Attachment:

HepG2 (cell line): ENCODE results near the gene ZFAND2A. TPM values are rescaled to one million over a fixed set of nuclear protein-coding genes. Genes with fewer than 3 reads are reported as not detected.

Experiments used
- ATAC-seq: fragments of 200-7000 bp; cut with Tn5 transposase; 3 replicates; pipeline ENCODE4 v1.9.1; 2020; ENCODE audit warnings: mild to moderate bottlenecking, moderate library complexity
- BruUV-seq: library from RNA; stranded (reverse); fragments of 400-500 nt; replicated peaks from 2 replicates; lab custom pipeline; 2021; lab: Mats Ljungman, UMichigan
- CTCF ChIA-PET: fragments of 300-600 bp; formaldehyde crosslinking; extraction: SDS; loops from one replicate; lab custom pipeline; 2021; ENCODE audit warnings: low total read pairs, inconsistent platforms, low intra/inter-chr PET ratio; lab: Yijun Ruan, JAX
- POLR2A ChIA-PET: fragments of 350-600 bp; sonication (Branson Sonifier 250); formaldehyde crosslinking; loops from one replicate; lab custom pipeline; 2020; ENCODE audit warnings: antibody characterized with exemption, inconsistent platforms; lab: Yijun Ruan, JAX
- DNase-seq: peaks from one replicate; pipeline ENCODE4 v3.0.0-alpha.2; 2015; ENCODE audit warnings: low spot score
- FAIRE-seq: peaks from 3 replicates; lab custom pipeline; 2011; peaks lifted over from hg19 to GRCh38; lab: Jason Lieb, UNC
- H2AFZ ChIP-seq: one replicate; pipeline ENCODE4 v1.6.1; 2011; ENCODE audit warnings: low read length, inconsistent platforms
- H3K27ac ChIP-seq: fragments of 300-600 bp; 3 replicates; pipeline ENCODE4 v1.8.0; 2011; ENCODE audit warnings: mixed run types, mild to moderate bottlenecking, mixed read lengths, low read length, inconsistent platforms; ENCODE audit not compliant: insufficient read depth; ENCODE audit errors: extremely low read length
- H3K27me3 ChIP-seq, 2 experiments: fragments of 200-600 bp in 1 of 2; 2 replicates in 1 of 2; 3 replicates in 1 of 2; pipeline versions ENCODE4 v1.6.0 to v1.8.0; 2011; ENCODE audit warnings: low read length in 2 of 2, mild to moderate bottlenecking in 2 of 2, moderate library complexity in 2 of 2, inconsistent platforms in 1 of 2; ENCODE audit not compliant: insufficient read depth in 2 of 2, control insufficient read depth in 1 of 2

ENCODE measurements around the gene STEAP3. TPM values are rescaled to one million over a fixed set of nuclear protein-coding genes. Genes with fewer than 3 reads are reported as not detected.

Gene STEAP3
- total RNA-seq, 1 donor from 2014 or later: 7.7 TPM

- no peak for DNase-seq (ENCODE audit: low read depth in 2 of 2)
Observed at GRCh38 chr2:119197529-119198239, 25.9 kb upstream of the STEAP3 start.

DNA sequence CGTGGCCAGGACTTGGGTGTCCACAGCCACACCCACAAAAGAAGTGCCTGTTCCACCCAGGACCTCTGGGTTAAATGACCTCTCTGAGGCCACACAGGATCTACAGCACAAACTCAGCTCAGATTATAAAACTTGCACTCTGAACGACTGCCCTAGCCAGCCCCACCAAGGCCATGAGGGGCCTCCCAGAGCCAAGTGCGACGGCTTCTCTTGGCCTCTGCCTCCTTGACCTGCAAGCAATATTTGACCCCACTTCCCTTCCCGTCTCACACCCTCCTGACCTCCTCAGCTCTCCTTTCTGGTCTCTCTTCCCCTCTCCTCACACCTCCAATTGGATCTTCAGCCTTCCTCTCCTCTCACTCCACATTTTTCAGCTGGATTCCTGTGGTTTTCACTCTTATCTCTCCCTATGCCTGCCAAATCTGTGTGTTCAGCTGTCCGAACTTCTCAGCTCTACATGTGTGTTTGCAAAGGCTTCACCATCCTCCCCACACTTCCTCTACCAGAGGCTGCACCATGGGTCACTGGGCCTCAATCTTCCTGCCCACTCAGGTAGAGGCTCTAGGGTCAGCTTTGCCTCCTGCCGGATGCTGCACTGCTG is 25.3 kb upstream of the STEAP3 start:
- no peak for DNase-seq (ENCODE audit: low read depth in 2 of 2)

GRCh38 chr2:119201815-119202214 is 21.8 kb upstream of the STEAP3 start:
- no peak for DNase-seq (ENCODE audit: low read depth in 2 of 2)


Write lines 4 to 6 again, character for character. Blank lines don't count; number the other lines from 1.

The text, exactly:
- BruUV-seq: library from RNA; stranded (reverse); fragments of 400-500 nt; replicated peaks from 2 replicates; lab custom pipeline; 2021; lab: Mats Ljungman, UMichigan
- CTCF ChIA-PET: fragments of 300-600 bp; formaldehyde crosslinking; extraction: SDS; loops from one replicate; lab custom pipeline; 2021; ENCODE audit warnings: low total read pairs, inconsistent platforms, low intra/inter-chr PET ratio; lab: Yijun Ruan, JAX
- POLR2A ChIA-PET: fragments of 350-600 bp; sonication (Branson Sonifier 250); formaldehyde crosslinking; loops from one replicate; lab custom pipeline; 2020; ENCODE audit warnings: antibody characterized with exemption, inconsistent platforms; lab: Yijun Ruan, JAX